# Introduction to Concurrency

Alan Kay said OOP as he envisioned it, was more about messaging than anything else. He's right. Computer scientists should have good mental models, and good programming models, for how objects behave and how they communicate with each other.

## Examples of Concurrency

Computing systems model the world, and the world contains actors that execute indepedently of, but communicate with, each other. In modeling the world, many (possibly) parallel executions have to be composed and coordinated, and that's where the study of concurrency comes in. Consider:

• Railway Networks (note shared sections of track)
• Gardening (people rake, sweep, mow, plant, etc.)
• Machines in a factory
• Banking systems
• Travel reservation systems
• Multiplayer games
• Well coordinated teams or societies (Awesome example)
• The brain — the mind, really — as shown in Minsky’s Society of Mind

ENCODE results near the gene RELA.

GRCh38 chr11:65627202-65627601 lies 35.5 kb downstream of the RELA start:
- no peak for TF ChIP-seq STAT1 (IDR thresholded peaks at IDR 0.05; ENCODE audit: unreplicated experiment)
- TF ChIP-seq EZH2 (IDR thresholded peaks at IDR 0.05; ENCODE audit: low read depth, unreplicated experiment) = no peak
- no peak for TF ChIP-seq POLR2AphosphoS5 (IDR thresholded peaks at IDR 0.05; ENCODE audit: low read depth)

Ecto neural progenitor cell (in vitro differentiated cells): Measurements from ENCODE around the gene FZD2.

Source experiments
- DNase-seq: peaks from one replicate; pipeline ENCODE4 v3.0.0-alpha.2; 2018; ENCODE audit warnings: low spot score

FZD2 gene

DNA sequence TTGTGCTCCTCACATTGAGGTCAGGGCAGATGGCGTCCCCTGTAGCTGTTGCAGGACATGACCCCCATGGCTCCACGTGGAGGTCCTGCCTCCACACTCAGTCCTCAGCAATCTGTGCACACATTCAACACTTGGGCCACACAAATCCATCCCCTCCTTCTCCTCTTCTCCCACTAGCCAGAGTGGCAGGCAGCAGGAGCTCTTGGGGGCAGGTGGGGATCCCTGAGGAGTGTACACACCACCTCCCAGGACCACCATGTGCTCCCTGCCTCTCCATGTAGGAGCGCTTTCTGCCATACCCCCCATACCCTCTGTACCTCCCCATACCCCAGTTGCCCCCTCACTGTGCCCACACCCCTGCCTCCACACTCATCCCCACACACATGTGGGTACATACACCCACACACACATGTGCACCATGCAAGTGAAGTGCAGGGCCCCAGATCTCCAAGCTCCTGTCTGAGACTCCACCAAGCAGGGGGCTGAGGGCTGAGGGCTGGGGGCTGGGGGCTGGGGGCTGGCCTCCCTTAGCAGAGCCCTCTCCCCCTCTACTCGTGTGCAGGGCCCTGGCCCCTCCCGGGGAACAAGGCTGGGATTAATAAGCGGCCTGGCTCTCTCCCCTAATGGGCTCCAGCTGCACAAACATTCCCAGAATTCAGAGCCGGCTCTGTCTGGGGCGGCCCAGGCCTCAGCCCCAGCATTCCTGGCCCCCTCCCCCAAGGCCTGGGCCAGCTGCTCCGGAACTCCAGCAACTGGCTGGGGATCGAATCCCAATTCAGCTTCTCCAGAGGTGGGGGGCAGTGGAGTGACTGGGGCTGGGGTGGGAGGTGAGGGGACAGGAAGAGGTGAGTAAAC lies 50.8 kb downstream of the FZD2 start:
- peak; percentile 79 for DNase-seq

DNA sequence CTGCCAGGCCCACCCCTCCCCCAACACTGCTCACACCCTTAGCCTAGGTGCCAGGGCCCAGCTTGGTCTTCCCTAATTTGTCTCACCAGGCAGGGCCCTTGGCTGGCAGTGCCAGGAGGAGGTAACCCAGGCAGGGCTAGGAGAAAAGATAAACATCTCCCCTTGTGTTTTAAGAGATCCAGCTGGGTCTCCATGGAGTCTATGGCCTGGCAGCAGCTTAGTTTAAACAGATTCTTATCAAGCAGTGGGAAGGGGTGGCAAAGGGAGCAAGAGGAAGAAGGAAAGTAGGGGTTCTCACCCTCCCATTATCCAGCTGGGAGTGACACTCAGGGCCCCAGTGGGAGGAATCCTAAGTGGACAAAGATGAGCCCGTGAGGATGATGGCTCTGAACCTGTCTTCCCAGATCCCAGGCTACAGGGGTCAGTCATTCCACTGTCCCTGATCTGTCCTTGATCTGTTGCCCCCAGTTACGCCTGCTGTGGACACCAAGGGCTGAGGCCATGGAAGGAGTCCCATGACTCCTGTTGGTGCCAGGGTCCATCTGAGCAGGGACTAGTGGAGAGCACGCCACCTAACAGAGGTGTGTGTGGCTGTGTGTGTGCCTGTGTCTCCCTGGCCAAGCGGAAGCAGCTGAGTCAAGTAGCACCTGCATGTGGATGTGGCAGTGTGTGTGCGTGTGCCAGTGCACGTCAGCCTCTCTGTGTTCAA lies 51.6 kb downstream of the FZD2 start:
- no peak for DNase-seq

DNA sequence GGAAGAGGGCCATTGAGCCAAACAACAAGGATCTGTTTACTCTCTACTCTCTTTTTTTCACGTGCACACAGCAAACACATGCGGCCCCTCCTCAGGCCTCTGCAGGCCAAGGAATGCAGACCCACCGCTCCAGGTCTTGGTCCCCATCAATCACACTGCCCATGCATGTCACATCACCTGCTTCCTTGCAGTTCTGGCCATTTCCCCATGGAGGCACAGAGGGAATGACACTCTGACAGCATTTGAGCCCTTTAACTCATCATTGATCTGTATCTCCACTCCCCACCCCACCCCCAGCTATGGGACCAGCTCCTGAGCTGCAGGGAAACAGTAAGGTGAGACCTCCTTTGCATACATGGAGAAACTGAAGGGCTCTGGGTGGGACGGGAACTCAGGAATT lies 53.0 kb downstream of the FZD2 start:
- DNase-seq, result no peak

Hardware examples:

• A single processor can have multiple execution pipelines (but only one set of registers)
• A processor can have multiple cores (multicore)
• A computer can have multiple processors
• A network can have multiple computers (Grid computing happens on these)
• An internet has multiple networks
• All combinations of the above

Software examples:

• Multiprogramming, or running a lot of programs concurrently (the O.S. has to multiplex their execution on available processors). For example:
• listening to streaming audio
• having a clock running
• chatting
• analyzing data from some weird experiment
• streaming a movie
• printing something
• running a simulation
• typing in a text editor
• running a web server, sendmail, and other daemons
• Simulation programs
• High volume servers (multiple clients are serviced at the same time (possibly in parallel, possible with interleaved execution) to give the appearance of responsiveness)
• Pipes - for example